Deciding which personal planner to use can be difficult. You may know what features you need and which you don't and have probably looked at every model out there. However, you just can’t find one that's a perfect fit for you. Don't worry, you can still have the perfect paper planner if you create it yourself.
In the long run, this is probably going to work out better because a DIY planner simply makes sense for many people. It can reflect your personal style, be customized for your schedule and common tasks, and help you get done what you need to. No two people are the same, and neither are their daily schedules!
When designing a personal planner, the possibilities are nearly endless. To start you off, here are five basic ways to make one.
Customize an Existing System
One easy way to customize your own planner is to go with a system that’s designed to let you build your own. Three similar and popular options are Martha Stewart’s Discbound, the M. by Staples Arc System, and Levenger’s Circa. Each of these has the same disc binding but offer different aesthetics and options that are a nice starting point.
This type of planner lets you mix and match the components you want and leave out those you don’t need. If you purchase a special hole-punch and additional discs, you can also print your own pages or add any existing documents to your planner.
Many sellers provide calendar pages and extras that are designed as nicely as those in fancier pre-assembled planners. Some are even free. For example, IHeart Organizing Daily Planner Printables offers daily schedule pages, blank task pages, and all sorts of helpful organizing tools.
With printables, you download and print the pages yourself. Since you’re picking the paper, your choices of color and quality are far wider than they would be with a regular planner. You can also bind them however you like. Punch the pages and add them to an old-school binder, or have them bound at a copy shop.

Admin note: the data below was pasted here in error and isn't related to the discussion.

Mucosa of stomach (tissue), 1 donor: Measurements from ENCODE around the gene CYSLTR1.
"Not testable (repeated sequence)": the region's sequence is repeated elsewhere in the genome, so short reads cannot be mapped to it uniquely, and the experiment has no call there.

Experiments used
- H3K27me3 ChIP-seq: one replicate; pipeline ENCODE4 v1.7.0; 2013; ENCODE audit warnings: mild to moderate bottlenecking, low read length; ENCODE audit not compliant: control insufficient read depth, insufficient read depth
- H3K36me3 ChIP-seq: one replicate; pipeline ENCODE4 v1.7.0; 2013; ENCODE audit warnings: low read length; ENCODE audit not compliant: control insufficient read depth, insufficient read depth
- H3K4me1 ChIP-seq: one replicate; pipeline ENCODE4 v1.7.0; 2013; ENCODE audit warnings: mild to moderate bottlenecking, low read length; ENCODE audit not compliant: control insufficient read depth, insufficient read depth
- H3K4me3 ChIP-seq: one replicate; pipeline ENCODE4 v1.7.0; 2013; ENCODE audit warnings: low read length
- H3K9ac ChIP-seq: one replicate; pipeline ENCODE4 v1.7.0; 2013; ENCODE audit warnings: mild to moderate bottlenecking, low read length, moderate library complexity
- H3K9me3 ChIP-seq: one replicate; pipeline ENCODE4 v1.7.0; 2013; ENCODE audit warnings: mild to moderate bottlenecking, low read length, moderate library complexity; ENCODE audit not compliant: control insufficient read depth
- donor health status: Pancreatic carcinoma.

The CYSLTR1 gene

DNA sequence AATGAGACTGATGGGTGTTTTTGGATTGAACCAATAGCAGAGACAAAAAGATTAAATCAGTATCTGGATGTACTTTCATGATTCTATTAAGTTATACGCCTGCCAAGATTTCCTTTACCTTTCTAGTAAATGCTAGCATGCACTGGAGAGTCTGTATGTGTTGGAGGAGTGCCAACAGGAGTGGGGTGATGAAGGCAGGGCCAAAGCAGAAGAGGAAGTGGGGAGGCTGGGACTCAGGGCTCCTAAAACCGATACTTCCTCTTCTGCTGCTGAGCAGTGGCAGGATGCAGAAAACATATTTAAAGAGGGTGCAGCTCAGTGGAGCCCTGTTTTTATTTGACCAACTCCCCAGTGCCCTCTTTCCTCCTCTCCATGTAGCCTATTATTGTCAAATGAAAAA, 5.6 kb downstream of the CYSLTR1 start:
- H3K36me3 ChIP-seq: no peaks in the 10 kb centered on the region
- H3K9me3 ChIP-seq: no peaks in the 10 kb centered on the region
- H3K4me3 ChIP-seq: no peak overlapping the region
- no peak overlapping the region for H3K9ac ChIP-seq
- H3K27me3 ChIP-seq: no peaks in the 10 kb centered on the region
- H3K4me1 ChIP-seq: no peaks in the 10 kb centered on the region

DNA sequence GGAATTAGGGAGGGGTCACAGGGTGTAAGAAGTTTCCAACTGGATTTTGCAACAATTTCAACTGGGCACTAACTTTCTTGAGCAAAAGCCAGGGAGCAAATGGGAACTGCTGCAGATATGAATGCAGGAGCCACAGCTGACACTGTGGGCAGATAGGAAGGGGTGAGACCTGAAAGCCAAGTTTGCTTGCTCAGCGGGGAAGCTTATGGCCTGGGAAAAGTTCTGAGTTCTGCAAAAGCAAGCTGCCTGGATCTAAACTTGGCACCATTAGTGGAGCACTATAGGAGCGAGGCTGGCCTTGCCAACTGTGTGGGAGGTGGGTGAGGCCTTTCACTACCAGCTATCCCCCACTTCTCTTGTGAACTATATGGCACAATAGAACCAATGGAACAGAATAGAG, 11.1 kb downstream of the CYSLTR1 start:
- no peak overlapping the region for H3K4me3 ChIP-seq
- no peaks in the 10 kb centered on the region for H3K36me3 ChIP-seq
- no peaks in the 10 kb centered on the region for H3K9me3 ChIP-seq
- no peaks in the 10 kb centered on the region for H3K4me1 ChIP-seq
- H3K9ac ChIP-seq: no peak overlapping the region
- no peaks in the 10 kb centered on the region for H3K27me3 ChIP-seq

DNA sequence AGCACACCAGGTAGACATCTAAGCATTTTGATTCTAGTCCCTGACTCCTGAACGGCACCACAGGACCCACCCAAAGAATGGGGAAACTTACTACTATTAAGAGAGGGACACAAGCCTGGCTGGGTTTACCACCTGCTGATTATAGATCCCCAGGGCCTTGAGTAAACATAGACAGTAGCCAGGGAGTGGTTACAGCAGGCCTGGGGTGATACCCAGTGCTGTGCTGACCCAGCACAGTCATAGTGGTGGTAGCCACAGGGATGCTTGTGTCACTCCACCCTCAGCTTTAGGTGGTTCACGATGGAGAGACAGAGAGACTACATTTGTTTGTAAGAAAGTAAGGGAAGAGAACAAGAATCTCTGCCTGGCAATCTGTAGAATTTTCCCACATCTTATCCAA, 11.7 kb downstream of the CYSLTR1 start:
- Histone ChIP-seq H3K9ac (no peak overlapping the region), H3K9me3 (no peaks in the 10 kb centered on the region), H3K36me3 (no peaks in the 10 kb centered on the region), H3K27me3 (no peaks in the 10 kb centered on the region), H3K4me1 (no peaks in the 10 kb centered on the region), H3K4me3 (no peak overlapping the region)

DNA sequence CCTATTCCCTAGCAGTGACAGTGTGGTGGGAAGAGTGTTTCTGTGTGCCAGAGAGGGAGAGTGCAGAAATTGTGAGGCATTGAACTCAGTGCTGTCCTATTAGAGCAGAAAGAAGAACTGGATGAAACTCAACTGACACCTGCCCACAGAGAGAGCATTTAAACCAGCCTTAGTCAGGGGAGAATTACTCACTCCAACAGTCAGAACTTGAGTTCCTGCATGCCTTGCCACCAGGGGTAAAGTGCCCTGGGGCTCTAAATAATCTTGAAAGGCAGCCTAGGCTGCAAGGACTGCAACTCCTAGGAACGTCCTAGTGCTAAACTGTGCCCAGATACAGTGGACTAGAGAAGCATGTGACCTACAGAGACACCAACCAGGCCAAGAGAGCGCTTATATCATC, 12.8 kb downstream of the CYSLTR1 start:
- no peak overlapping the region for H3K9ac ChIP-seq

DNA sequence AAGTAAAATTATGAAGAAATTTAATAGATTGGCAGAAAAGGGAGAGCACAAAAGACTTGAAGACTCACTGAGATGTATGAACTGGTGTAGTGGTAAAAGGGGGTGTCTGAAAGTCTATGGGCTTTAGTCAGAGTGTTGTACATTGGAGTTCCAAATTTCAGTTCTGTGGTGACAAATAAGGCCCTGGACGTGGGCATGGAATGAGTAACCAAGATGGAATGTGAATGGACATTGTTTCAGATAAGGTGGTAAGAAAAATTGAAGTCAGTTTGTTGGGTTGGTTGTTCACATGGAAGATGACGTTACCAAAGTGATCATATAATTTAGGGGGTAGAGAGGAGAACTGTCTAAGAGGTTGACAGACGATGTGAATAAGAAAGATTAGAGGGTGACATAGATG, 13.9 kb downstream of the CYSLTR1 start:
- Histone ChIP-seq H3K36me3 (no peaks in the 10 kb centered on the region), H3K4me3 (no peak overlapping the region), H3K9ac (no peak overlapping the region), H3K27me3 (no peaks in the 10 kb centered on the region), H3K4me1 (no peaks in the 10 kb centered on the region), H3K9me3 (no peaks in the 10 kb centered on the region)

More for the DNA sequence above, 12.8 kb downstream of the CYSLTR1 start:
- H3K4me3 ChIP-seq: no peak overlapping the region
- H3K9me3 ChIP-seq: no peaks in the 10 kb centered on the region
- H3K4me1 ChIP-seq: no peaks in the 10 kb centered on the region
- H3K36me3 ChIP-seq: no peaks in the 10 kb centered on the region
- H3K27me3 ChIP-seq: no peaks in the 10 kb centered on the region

If you like the scheduling function of planner pages but don’t want to lug around a heavy book, you can simply keep the current month’s pages handy. Place only what you need on your desk, fridge, or clipboard, or tuck them into a notebook or folder you’re already using.
Cut and Paste
If you enjoy getting a bit crafty, cutting and pasting together parts of two or more existing planners will give you lots of options. This is a good method if what you want is relatively simple. It also doesn’t have to cost a lot of money.
For some people, looking at all the fancy planners is fun. Yet, it's possible that all you really need is a blank notebook with month-at-a-glance calendar pages throughout. If this applies to you, all you really need may be an affordable planner from the store. Then, you can paste some of it into a pretty notebook and get an instant custom design that helps keep you on-task.
Make Your Own Pages
If you can envision exactly what you want in terms of layout and text, you can start with a blank book, a ruler, and a pen, and simply draw what you need. Or, you can use a template (or your computer skills) to design your own pages and print them out.
A similar option is to use a blank journal to derive your own method for keeping track of your daily activities. If that seems daunting, borrow someone else’s. The Bullet Journal, for example, started as one man’s daily routine and grew into a system others loved, too.
If you find many different planner options acceptable in terms of layout, but you want something more unusual or attractive, you can always personalize a plain planner. There has never been so much patterned tape, such a wide variety of stickers, and such a huge choice of colored pens or pencils available as there is right now.
Any craft or art store will be full of the tools you need to turn a boring calendar or blank page into your own unique creation. For ideas, look to the legions of people who document their dedication to planner decoration on Pinterest, Instagram, and YouTube.